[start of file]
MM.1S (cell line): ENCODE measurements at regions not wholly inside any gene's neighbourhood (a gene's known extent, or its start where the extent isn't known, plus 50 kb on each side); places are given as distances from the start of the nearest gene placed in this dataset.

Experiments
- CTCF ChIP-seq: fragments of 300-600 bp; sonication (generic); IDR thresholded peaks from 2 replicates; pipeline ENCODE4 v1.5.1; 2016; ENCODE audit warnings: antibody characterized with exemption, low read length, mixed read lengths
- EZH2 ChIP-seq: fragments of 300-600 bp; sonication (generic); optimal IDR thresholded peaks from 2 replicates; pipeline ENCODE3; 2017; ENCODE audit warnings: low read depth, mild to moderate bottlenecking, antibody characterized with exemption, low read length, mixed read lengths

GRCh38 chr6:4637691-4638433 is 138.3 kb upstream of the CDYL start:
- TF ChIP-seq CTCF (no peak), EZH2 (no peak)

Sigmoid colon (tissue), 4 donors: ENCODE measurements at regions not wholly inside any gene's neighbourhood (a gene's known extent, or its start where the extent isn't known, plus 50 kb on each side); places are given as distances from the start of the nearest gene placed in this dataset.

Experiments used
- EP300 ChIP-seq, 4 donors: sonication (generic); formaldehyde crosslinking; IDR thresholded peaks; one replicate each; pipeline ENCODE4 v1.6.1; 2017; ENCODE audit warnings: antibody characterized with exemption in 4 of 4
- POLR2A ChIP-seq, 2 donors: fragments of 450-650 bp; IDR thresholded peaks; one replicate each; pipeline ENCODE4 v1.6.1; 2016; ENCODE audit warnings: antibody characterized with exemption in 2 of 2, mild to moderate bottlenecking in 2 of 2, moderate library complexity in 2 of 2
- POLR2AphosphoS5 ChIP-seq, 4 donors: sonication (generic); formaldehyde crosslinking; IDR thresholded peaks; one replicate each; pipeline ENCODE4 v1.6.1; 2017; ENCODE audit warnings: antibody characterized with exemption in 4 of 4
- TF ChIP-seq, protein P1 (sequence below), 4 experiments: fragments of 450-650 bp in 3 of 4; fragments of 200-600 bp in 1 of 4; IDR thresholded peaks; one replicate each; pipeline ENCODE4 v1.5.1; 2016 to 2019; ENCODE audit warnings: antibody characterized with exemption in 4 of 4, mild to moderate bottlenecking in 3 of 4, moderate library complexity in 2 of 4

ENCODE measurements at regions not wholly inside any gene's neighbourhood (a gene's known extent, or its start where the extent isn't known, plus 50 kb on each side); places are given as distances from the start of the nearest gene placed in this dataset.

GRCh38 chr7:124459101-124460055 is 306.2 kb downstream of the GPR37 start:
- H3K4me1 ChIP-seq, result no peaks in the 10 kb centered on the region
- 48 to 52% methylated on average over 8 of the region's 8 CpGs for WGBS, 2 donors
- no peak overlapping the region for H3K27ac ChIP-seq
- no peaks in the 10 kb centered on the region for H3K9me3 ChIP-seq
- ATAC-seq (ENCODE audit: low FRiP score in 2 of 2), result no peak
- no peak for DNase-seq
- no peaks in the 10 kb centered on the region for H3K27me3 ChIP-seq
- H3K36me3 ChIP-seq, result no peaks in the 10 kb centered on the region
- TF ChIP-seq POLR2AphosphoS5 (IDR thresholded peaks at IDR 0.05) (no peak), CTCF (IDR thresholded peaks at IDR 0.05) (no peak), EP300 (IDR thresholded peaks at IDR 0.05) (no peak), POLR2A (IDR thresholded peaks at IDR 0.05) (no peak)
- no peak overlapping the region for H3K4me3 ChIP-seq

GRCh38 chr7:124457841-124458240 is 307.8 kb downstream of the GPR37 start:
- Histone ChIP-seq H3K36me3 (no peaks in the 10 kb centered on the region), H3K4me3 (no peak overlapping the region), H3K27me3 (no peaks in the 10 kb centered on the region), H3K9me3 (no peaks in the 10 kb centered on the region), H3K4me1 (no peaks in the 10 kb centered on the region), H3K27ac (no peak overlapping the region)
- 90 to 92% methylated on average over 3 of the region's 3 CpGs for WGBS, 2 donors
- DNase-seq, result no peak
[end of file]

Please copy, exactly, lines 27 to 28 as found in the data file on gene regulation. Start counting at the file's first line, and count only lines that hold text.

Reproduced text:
- 90 to 92% methylated on average over 3 of the region's 3 CpGs for WGBS, 2 donors
- DNase-seq, result no peak